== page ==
Markets Without Training Wheels
Stock market declines have a way of capturing our attention – far more so than when stocks go up. Declines concentrate our focus and seem to unleash those worries that haunt the subconscious of our minds. This past week reminded us that markets can move down, and they can decline swiftly. Always when a step decline occurs we ask ourselves the simple question, “why?”.
While there is no single factor that accounts for the market’s direction, there is often a culprit that seems to carry most of the weight for the move. In our current case, we believe the main driver of the worry in the stock market is interest rates. Finally, after years of the Federal Reserve driving interest rates lower and lower in hopes of stimulating the economy and generating some inflationary increases, the elixir is beginning to produce its desired effect – stronger economic growth and signs of inflation. The result of this stronger economy is that interest rates on both the short and long end of the yield curve are moving higher. It is the rapidity of the increase in interest rates that is serving as the catalyst for the decline in the stock market. As the 2018 year began, the yield or interest rate for the 10-year US Treasury Note was at 2.41%, as this is written, the yield is now 2.84% - an increase of over 17% in yield. Another way of looking at this increase in rates is to look at the effect on 30-year mortgage rates. At the beginning of the year, 30-year mortgage rates were around 3.75%, they are now offered at rates of 4.375%, a similar increase of approximately 17%.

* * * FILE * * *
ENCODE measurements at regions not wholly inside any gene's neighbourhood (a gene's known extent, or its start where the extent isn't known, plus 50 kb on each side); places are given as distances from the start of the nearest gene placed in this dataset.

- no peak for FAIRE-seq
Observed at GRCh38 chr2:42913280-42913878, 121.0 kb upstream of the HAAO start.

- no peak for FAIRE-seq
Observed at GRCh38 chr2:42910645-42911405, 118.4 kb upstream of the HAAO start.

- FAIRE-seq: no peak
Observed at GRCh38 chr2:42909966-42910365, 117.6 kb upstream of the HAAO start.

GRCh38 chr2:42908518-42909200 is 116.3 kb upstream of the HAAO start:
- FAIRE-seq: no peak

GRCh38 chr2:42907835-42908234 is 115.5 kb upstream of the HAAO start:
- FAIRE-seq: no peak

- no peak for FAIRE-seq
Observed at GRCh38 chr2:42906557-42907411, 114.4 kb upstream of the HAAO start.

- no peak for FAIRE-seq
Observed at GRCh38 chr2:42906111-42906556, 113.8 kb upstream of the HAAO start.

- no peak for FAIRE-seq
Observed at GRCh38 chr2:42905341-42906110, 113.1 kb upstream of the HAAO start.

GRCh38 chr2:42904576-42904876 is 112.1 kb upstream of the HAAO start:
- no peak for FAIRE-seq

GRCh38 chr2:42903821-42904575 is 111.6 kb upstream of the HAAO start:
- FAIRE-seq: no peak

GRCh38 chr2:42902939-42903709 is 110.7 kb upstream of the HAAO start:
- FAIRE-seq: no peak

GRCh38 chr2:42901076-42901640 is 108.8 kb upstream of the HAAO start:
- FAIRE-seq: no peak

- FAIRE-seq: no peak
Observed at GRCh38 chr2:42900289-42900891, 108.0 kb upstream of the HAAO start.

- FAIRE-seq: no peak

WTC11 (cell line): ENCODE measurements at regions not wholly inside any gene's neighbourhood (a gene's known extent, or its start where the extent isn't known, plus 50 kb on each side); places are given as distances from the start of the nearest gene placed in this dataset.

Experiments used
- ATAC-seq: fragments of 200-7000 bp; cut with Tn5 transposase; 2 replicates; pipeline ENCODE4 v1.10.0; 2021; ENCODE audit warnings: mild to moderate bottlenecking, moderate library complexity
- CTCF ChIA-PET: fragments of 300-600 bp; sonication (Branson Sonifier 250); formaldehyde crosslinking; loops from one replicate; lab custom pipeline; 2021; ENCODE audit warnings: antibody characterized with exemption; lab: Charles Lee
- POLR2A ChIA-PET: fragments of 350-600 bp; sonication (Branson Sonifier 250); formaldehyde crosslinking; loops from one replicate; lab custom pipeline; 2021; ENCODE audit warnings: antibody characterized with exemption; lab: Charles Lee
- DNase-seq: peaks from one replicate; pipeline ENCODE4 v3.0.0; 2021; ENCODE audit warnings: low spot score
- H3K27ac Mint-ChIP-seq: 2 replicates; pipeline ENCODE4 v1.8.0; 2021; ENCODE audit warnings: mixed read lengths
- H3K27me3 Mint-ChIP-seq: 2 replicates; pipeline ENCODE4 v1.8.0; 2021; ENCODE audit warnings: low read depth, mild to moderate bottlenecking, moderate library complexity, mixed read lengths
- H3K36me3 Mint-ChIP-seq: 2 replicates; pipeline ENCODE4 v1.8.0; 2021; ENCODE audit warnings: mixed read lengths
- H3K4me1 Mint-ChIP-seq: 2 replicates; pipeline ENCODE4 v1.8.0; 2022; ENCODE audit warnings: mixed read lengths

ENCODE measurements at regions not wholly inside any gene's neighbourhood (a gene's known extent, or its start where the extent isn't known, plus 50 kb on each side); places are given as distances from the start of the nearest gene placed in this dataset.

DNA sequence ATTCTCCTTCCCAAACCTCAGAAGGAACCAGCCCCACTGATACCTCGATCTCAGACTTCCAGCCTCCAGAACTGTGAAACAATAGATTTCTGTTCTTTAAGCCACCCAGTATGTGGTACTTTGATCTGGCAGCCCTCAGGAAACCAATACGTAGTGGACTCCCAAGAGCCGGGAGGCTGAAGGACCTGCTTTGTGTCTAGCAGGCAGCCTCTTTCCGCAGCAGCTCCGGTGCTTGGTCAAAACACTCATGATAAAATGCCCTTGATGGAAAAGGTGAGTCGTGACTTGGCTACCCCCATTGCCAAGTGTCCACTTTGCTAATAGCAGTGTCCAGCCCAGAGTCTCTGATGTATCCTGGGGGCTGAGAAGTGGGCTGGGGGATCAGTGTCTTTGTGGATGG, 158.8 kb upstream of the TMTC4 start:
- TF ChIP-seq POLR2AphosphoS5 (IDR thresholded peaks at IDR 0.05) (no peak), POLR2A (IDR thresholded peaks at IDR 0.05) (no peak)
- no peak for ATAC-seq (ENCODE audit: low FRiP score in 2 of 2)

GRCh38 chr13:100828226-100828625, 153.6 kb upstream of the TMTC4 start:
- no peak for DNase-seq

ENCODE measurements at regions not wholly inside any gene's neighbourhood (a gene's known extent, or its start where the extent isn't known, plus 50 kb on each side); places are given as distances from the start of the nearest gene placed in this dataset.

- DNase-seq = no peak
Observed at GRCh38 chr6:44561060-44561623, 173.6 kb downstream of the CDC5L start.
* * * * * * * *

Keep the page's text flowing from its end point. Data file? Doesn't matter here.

The cost of borrowing money has been at historical lows for years and we as consumers and businesses alike have taken for granted that interest rates would stay low on a continual basis. The increase in interest rates does not just affect mortgage rates it can be seen in car loans, student loans, home equity loans, and the list goes on. This increase in interest rates is occurring on a global basis just as the decrease in interest rates eventually happened on a global basis. It is this increase in interest rates that is causing some indigestion for those who have been feasting at the stock market buffet.
Change can often be a disconcerting event in our lives and it is closely associated with fear of what that change will bring. We believe that stock market is reflecting concerns about present and future changes in the interest rate outlook. Stocks, in general, have had a remarkable upward run since the 2008 economic collapse and as such, a correction in the range of 10% in the stock market would be a healthy event for the future course of the stock market.
We do not believe we are entering into a long-term Bear Market, rather, it is our view that the Federal Reserve training wheels are coming off interest rates and as such we will experience more volatility or risk in our investments. We believe the economy can stand on its own and that the adjustment to stock prices is healthy on a longer-term basis. We are maintaining our investments in our stock positions.
Our asset allocation or investments in bonds has reflected our belief that interest rates would rise and as such we have shorter duration's or maturities and some of our portfolio money allocated for bonds is invested in money market positions. At some point in the future we will begin to use our money market positions to buy intermediate term bonds and extend our duration; but, that time has not yet arrived in our opinion.
As always, we are grateful to work with you.